This study was approved by the institutional review boards of each of the participating centers (Department of Radiation Oncology and Molecular Radiation Sciences, Johns Hopkins University School of Medicine, Baltimore, Mariland, USA; Department of Radiation Oncology, University of Maryland Medical Center, Baltimore, Maryland, USA; Department of Radiation Oncology, Mayo Clinic, Rochester, Minnesota, USA; Department of Oncology, Hospital General Universitario Gregorio Marañón, Complutense University, Madrid, Spain; Fondazione Giovanni Paolo II, Campobasso, Italy; Fondazione Policlinico A. Gemelli IRCCS - Università Cattolica Sacro Cuore, Roma, Italia; Department of Medical Oncology, IRCCS Ospedale S. Raffaele, Milan, Italy.). Due to the retrospective nature without identifiable patient information, the requirement for informed consents was waived.

Consent for publication

Not applicable. Consent waived by IRBs for these institutional pooled analysis.

Competing interests

The authors declare that they have no competing interests.

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© The Author(s). 2019

Open AccessThis article is distributed under the terms of the Creative Commons Attribution 4.0 International License (http://creativecommons.org/licenses/by/4.0/), which permits unrestricted use, distribution, and reproduction in any medium, provided you give appropriate credit to the original author(s) and the source, provide a link to the Creative Commons license, and indicate if changes were made. The Creative Commons Public Domain Dedication waiver (http://creativecommons.org/publicdomain/zero/1.0/) applies to the data made available in this article, unless otherwise stated.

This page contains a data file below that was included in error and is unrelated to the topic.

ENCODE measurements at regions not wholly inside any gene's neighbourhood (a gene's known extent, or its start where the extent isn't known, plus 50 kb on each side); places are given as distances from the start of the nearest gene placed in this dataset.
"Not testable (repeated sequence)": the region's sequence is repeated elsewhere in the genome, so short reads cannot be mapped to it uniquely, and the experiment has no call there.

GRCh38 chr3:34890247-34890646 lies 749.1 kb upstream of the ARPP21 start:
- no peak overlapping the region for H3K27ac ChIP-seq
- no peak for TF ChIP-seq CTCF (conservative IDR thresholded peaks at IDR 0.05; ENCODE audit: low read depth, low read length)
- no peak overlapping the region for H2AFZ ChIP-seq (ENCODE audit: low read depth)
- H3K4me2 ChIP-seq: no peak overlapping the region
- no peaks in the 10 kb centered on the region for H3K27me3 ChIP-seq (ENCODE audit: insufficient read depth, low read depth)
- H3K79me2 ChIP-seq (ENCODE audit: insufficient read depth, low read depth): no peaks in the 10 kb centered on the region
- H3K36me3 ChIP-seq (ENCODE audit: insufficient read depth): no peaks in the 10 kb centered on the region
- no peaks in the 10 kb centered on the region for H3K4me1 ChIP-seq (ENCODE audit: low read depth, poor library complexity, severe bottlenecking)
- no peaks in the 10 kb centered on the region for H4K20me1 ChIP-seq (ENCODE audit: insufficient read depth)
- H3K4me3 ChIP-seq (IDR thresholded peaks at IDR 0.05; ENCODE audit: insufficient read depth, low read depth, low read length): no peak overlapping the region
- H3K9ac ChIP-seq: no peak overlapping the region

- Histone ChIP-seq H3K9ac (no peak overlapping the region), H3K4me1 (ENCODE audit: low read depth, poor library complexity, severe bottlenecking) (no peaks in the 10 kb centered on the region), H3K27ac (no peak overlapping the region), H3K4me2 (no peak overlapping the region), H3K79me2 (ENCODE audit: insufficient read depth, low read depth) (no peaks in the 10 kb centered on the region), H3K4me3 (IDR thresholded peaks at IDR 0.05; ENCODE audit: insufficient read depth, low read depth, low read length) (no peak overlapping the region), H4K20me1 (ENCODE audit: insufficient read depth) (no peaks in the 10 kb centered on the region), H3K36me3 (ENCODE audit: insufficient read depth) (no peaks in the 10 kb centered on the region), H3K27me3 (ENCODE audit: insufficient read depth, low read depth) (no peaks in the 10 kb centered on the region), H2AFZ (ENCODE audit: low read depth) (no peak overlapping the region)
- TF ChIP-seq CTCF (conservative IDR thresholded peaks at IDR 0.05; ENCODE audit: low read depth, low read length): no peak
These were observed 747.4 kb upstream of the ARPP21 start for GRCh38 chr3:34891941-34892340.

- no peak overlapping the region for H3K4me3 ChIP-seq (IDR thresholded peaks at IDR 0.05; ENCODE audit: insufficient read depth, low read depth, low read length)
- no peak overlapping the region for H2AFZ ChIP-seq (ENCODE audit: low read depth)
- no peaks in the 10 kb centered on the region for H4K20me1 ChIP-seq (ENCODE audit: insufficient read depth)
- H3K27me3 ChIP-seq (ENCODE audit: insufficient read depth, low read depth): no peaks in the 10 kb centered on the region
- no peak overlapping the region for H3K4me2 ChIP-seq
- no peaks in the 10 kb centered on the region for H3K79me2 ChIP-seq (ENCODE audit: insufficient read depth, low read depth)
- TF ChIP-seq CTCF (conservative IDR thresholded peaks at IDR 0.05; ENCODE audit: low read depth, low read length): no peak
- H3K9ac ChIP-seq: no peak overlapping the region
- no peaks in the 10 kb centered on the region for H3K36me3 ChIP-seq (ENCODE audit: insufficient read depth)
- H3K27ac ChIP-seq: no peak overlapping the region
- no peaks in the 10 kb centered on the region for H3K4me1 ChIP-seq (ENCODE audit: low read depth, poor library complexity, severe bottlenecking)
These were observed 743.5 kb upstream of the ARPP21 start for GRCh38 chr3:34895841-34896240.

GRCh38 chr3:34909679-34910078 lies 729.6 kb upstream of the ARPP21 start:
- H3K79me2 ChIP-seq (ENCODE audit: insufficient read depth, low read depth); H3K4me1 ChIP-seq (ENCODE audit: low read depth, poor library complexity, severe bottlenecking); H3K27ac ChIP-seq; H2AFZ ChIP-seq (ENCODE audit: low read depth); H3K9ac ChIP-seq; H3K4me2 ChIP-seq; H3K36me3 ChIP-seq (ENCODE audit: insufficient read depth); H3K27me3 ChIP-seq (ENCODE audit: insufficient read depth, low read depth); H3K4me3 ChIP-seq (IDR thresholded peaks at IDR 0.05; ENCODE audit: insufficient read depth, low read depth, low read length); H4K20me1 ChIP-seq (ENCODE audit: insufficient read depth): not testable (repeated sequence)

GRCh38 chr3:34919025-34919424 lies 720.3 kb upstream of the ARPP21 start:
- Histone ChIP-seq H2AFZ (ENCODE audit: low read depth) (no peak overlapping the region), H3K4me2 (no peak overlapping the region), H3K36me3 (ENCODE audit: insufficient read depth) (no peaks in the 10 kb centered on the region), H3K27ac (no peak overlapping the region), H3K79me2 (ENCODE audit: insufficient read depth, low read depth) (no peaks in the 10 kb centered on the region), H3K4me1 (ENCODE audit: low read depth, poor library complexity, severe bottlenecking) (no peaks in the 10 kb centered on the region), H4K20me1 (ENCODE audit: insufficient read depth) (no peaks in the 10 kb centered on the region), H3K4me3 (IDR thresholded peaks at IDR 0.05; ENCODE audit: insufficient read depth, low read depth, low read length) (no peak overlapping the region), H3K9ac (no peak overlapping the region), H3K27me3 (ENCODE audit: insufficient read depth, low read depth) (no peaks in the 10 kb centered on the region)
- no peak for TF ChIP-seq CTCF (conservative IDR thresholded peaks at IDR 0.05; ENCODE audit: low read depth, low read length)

Authors and Affiliations

  • Alessio G. Morganti
    • 1
  • Francesco Cellini
    • 2
  • Milly Buwenge
    • 1
    Email author
  • Alessandra Arcelli
    • 1
  • Sergio Alfieri
    • 3
  • Felipe A. Calvo
    • 4
  • Riccardo Casadei
    • 5
  • Savino Cilla
    • 6
  • Francesco Deodato
    • 7
  • Giancarmine Di Gioia
    • 1
  • Mariacristina Di Marco
    • 8
  • Lorenzo Fuccio
    • 5
  • Federica Bertini
    • 1
  • Alessandra Guido
    • 1
  • Joseph M. Herman
    • 9
  • Gabriella Macchia
    • 7
  • Bert W. MaidmentIII
    • 10
  • Robert C. Miller
    • 11
  • Francesco Minni
    • 5
  • Paolo Passoni
    • 12
  • Chiara Valentini
    • 13
  • Alessia Re
    • 2
  • William F. Regine
    • 14
  • Michele Reni
    • 12
  • Massimo Falconi
    • 15
  • Vincenzo Valentini
    • 2
  • Gian Carlo Mattiucci
    • 2
  1. 1.Radiation Oncology Center, Department of Experimental, Diagnostic and Specialty Medicine-DIMESUniversity of Bologna, S. Orsola-Malpighi HospitalBolognaItaly
  2. 2.UOC Radioterapia Oncologica, Dipartimento di Diagnostica per immagini, Radioterapia Oncologica ed EmatologiaIstituto di Radiologia, Fondazione Policlinico A. Gemelli IRCCS, Università Cattolica Sacro CuoreRomaItaly
  3. 3.Istituto di Clinica Chirurgica, Fondazione Policlinico A. Gemelli IRCCS - Università Cattolica Sacro CuoreRomaItaly
  4. 4.Department of OncologyHospital General Universitario Gregorio Marañón, Complutense UniversityMadridSpain
  5. 5.Department of Medical and Surgical Sciences – DIMECUniversity of BolognaBolognaItaly
  6. 6.Unit of Medical Physics, Fondazione Giovanni Paolo IICampobassoItaly
  7. 7.Radiotherapy Unit, Fondazione Giovanni Paolo IICampobassoItaly
  8. 8.Department of Experimental, Diagnostic, and Specialty Medicine - DIMES, Sant’Orsola-Malpighi HospitalUniversity of BolognaBolognaItaly
  9. 9.Department of Radiation Oncology and Molecular Radiation SciencesJohns Hopkins University School of MedicineBaltimoreUSA
  10. 10.Department of Radiation OncologyUniversity of VirginiaCharlottesvilleUSA
  11. 11.Department of Radiation OncologyMayo ClinicRochesterUSA
  12. 12.IRCCS, Ospedale S. RaffaeleMilanItaly
  13. 13.Department of Radiotherapy and Radiation OncologyFaculty of Medicine and University Hospital Carl Gustav Carus, Technische Universität DresdenDresdenGermany
  14. 14.Department of Radiation OncologyUniversity of Maryland Medical CenterBaltimoreUSA
  15. 15.Pancreatic Surgery, Pancreas Translational & Clinical Research Center, San Raffaele HospitalUniversity “Vita e Salute”MilanItaly